Kwasi Kwarteng, the business secretary, has hinted that a deal could soon be reached with firms over a carbon dioxide shortage, but warned it may come at “some cost” to the taxpayer.
It comes amid alarm that consumers could start noticing shortages in poultry, pork and bakery products within days due to the closure of two UK sites that produce Co2 for British businesses.
Boris Johnson also sought to allay concerns over spiralling costs in wholesale energy prices, insisting on Tuesday the crisis was of a “short-term nature”, with the UK having “very, very good supply chains”.
The rocketing costs in energy price have led to the suspension of operations at the fertiliser plans — which produce Co2 as a by-product — having a knock-on effect on the food industry.
But Mr Kwarteng told the BBC’s Radio 4 Today programme that he has held talks with the firm, CF Industries, and the chancellor, Rishi Sunak, to ensure the production of carbon dioxide is resumed “quickly” and was prepared to “look at every solution”.
Asked whether he was prepared to subside them, he replied: “We are looking at different ways in which we can provide support. I have to say if there is support provided that will be on a temporary basis.”
He added: “Time is of the essence and that’s why I spoke to the CEO, speaking to him twice in the last two days, and we’re hopeful that we can get something sorted today and get the production up and running in the next few days.”
Hinting that taxpayers’ money could be used, the cabinet minister said “it may come at some cost, we’re still hammering out details, we’re still looking at a plan”.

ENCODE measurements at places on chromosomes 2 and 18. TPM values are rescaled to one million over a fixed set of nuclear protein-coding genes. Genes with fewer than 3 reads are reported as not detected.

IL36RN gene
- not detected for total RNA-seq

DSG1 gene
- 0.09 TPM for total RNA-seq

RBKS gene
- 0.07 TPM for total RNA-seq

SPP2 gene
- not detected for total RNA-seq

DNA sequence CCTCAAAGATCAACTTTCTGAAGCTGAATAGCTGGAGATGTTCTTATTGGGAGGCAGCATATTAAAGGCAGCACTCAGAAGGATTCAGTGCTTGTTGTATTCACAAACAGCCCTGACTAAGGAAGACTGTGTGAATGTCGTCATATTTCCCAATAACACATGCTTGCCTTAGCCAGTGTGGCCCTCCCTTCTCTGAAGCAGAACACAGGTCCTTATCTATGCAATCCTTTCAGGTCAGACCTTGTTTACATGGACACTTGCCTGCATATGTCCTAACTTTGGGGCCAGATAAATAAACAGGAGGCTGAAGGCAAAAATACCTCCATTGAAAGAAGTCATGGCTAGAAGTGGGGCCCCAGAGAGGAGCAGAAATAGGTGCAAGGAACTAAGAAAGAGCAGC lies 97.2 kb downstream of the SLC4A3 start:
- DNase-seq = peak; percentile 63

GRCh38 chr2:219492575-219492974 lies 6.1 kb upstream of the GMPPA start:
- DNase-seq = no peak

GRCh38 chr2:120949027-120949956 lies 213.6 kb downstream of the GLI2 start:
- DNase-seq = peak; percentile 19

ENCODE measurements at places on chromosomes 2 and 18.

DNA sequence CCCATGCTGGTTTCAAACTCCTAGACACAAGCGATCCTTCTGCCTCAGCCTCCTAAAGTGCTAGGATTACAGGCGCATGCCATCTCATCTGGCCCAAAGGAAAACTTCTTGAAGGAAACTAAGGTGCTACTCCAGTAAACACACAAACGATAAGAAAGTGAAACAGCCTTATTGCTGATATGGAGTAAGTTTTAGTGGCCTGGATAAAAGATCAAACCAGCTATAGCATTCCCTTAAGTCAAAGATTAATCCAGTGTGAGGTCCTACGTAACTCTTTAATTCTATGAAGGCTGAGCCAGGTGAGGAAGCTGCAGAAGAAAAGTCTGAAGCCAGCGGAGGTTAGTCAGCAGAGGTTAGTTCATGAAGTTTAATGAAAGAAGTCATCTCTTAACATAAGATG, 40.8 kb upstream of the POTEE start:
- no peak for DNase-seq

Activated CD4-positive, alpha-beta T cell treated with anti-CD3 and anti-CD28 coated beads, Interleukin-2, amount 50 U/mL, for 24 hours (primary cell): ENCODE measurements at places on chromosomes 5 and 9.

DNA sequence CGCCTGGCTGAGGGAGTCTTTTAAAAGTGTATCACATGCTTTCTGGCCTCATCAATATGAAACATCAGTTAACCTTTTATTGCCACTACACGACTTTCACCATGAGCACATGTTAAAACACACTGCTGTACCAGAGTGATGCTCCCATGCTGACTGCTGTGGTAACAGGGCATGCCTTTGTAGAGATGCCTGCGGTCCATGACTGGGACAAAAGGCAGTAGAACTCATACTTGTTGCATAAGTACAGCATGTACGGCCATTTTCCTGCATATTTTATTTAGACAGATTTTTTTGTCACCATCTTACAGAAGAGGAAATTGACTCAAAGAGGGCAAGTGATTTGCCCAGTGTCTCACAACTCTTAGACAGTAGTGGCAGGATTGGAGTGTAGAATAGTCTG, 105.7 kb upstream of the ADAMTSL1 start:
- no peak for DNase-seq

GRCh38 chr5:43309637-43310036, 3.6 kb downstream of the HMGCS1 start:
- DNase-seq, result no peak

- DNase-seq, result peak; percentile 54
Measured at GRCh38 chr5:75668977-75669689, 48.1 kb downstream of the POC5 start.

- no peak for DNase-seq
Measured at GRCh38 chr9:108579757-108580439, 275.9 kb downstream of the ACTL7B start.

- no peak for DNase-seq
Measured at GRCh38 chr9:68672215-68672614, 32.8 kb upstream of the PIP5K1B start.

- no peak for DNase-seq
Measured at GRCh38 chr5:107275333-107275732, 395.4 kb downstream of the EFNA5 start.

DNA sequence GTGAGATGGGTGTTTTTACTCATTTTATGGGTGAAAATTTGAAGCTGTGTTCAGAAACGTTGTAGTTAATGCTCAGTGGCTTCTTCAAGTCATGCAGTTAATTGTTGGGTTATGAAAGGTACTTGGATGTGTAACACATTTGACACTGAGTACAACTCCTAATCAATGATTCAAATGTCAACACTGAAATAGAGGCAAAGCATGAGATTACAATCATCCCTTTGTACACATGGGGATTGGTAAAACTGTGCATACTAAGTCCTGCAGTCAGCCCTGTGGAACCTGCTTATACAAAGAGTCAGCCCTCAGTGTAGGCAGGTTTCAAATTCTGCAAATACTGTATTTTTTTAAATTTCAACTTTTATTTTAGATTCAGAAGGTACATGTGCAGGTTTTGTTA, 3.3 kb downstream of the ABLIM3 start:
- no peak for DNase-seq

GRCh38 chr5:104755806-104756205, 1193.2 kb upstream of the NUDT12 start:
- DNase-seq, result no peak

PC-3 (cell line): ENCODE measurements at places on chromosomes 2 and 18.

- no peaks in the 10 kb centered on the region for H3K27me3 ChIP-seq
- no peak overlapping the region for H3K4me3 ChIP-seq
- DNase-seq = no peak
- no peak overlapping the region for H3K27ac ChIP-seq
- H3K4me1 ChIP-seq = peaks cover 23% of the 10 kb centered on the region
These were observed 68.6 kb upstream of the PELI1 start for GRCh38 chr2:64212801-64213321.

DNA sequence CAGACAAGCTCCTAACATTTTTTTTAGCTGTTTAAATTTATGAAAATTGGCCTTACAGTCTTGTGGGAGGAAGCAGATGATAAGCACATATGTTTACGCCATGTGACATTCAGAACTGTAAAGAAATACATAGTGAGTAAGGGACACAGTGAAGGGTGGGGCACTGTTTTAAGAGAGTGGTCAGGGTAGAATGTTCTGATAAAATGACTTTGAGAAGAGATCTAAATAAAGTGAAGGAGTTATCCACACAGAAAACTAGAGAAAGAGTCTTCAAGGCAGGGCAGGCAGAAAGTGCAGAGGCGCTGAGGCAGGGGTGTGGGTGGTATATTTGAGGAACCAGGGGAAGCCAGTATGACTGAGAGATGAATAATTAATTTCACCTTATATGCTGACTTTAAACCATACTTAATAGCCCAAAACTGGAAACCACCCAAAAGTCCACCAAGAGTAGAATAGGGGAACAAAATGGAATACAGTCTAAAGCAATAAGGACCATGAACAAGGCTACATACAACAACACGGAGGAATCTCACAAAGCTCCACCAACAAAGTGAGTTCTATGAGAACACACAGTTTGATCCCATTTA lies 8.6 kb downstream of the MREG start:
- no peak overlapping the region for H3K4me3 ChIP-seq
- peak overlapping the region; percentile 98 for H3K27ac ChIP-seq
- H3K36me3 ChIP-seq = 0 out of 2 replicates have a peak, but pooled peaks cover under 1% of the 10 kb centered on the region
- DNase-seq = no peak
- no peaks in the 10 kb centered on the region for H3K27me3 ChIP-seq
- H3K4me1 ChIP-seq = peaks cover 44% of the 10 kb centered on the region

On a trip to New York, Mr Johnson also told the broadcaster the government was “working with the companies to make sure we can keep the supplies gong”.
Echoing Mr Kwarteng’s comments, the prime minister said on the issue of Co2 the government was taking “direct steps”, adding: “You’ll be hearing a bit more about that later on in the day”.
“We’ll do what we can to protect consumers in this interim period, and I want to stress that it is an interim period,” he added.
Earlier, the chief executive of the Food and Drink Federation, Ian Wright, told the BBC that consumers could start noticing shortages in poultry, pork and bakery products within days.
“We have been saying for several weeks now that the just-in-time system which underpins both our supermarkets and our hospitality industry is under the most strain it has ever been in the 40 years it has been there,” he said. “It is a real crisis.”
Elsewhere, the cabinet minister Mr Kwarteng also admitted that some families, including those claiming universal credit, would face a “difficult winter” with increased energy bills and a £20-per-week cut to the benefit.
Last night, Labour also warned of a “triple whammy” affecting individuals, alongside the impact of the government’s manifesto-busting decision to hike national insurance from April 2022.
Pushed on the issue of universal credit, Mr Kwarteng told the BBC on Tuesday: “It’s a difficult situation, it could be a very difficult winter.
“That’s why, as energy minister, I’m very focused on helping people that are fuel poor. Universal credit, you will know, is an issue for the chancellor and the work and pensions secretary, I’m speaking to them a great deal about it.”